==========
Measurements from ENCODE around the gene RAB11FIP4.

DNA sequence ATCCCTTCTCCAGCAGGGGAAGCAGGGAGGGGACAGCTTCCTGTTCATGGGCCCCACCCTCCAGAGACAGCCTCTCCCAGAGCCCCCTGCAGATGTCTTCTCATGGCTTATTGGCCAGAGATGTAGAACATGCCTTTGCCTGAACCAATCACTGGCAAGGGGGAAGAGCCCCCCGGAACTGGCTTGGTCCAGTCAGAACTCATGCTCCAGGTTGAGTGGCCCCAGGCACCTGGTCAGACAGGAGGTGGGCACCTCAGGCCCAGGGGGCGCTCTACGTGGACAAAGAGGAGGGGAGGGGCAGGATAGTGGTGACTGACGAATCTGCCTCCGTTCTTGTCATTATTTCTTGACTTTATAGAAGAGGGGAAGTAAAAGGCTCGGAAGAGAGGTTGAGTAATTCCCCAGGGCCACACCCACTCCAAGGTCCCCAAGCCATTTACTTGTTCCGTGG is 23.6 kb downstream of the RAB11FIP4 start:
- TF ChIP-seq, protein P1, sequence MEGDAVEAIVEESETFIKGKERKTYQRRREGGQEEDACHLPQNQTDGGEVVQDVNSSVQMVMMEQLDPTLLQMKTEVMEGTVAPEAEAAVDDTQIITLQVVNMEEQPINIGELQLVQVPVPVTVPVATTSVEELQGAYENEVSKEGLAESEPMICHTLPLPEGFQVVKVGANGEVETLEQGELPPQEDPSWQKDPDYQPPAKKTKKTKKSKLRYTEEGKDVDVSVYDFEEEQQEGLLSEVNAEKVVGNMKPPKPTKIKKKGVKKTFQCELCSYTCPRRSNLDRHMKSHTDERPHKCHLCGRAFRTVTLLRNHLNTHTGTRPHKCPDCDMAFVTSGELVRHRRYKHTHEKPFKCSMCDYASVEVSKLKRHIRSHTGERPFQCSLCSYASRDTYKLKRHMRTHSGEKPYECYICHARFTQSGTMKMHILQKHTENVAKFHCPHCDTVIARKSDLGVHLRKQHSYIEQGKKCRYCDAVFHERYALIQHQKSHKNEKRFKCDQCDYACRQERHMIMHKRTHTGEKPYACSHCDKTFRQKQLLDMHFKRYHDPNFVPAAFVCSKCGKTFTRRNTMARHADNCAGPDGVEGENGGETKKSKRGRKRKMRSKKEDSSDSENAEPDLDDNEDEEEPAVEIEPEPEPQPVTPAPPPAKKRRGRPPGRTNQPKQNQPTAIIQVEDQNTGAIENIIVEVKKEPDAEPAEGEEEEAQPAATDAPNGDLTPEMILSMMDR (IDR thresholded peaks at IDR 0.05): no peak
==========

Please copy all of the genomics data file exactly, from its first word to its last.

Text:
Measurements from ENCODE around the gene RAB11FIP4.

DNA sequence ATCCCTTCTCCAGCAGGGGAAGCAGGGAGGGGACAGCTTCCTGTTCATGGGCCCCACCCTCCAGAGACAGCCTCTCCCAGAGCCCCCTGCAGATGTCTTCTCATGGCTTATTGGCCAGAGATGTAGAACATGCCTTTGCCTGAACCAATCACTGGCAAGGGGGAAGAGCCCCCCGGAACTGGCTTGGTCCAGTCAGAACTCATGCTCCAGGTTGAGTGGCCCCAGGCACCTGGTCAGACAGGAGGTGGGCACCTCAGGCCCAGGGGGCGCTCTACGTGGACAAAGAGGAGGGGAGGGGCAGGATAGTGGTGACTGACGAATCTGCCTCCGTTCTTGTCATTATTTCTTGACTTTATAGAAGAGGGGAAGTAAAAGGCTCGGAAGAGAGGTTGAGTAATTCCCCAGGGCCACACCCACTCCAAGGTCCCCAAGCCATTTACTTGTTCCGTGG is 23.6 kb downstream of the RAB11FIP4 start:
- TF ChIP-seq, protein P1, sequence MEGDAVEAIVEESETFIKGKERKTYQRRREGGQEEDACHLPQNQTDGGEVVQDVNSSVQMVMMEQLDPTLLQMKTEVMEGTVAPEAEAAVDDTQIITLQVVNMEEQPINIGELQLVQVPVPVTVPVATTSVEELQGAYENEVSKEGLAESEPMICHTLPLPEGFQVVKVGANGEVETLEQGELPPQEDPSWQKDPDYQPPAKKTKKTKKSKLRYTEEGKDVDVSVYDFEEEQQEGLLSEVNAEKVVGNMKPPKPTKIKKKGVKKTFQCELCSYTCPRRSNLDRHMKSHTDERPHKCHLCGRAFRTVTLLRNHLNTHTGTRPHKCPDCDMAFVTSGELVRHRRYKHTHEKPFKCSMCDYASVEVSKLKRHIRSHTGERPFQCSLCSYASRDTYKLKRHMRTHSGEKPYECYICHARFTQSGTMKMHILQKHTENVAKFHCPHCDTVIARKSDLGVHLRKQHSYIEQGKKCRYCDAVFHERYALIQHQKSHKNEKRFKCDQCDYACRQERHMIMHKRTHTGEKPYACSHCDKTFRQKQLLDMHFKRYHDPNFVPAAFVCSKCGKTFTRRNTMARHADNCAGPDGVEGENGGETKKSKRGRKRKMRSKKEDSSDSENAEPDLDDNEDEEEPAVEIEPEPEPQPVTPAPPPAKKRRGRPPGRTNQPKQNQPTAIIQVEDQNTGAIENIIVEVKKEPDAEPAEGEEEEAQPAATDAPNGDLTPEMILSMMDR (IDR thresholded peaks at IDR 0.05): no peak